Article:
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2019 saw the completion of the new extension of Toyota New Zealand’s national parts warehouse – but the work didn’t end with the warehouse expansion. It was the catalyst for a Toyota drive to become a leader in the areas of health and safety for the 44-plus staff who pick and pack parts to distribute to Toyota’s 67 stores nationwide.
The extension project revealed shortfalls in the seismic strengthening of the original, 40-year-old building – so the next task was to upgrade the facility to meet 100 per cent of the Building Code.
In order to do so, the existing building, which housed 1.4 million parts, was treated like a massive game of Tetris, claims Warehouse Manager Mark McDowell. “The warehouse was broken into 10 areas of 2,500 square metres, and the upgrade involved removing the parts and racking, then fencing off each area.
“It also provided an ideal opportunity to upgrade the sprinkler system to the latest standards, which enabled the system to put a fire out rather than just suppress it.”
Alongside the sprinkler upgrade, the lighting was overhauled to implement the latest low-energy LED technology that would also improve efficiency and lead to power savings.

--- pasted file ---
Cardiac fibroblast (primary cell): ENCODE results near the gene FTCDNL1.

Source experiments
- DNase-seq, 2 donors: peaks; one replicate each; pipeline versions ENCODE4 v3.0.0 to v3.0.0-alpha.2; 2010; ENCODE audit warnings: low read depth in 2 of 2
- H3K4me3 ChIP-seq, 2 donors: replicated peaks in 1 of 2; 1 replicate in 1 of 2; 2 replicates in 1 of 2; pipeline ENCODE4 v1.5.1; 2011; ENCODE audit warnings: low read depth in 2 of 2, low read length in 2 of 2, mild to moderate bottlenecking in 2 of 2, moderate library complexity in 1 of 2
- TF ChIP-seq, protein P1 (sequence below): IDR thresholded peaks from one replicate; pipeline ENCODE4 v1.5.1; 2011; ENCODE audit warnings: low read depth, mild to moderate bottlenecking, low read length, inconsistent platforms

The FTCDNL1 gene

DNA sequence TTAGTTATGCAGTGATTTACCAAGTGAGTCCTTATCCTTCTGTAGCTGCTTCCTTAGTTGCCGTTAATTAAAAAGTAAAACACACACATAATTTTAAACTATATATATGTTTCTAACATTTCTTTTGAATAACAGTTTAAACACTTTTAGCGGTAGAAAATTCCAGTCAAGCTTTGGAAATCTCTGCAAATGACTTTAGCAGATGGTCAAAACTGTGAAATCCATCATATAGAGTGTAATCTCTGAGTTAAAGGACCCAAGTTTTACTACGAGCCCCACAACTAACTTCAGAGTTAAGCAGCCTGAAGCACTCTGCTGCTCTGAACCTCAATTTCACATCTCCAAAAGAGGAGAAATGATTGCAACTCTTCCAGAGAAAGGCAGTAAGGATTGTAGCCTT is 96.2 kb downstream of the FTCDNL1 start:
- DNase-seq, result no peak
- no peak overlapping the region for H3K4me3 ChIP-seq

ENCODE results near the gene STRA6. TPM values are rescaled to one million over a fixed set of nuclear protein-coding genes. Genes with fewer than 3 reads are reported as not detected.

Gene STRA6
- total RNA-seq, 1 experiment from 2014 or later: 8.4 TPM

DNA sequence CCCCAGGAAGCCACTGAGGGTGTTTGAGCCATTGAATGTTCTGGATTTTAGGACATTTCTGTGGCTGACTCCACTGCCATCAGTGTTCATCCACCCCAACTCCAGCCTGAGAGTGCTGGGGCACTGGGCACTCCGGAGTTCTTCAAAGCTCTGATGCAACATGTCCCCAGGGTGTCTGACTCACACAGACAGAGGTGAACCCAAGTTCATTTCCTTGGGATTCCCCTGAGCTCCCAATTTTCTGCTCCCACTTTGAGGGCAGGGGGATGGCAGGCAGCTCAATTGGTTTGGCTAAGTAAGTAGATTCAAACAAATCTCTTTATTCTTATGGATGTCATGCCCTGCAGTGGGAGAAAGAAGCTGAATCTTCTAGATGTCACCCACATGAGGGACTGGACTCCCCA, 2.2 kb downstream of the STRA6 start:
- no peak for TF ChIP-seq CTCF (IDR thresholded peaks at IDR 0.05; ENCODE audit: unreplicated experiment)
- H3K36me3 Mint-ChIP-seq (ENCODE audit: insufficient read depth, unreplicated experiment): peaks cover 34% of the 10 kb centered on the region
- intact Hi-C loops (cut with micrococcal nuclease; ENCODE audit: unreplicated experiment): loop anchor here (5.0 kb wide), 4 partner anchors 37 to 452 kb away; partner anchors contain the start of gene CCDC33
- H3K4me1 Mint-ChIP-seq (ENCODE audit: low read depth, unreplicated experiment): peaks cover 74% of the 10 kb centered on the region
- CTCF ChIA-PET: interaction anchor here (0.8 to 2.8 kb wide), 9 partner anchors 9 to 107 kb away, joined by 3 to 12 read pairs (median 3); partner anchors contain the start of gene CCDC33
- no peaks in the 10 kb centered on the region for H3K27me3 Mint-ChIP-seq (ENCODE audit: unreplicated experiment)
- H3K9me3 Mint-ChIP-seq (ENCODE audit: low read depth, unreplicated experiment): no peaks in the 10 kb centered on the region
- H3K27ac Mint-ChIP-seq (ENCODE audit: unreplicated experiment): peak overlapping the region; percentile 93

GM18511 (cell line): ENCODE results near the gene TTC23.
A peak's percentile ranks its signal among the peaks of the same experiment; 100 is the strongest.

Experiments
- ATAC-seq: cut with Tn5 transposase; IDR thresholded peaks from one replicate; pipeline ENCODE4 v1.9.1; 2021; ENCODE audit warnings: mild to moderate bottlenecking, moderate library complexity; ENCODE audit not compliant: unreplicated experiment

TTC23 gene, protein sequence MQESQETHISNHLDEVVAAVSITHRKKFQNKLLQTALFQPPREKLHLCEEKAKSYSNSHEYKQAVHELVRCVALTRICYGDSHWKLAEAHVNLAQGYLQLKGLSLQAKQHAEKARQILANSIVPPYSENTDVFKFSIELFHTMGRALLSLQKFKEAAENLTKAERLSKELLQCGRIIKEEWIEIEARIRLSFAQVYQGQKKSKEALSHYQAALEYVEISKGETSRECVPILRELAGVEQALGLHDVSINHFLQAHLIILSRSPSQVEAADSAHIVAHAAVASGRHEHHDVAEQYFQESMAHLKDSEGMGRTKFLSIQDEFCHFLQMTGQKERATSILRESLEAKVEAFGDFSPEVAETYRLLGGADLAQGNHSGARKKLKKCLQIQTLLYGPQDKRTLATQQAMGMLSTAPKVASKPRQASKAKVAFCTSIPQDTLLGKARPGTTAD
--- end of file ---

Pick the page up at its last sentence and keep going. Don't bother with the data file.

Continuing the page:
“One thing led to another; then it was replacing the warehouse racking system to meet the latest racking standards. And if that wasn’t enough, it was decided to rotate the entire existing warehouse layout 90 degrees to achieve a better workflow and more efficient operations,” Mark says.
The total space for parts storage is just under 35,000 square metres, the size of about four rugby fields.
On the safety front, the new layout features a better separation of people and machines, assisted lifting for heavier items, and narrower, single-direction aisles. New boom gates have been installed to achieve the separation of people from machines such as forklifts.
The team looked at the best possible way to ensure this approach was foolproof in keeping people and machines separated. It came back to ensuring that within each ‘operation pen’ there was a boom gate at each side, and the ‘person’ remained in control of the boom gate. Some larger areas have a degree of automation that controls their gates.
Additionally, pedestrian and safety barriers (in some places as high as three metres) were installed in certain areas to separate staff from stock and operating machinery.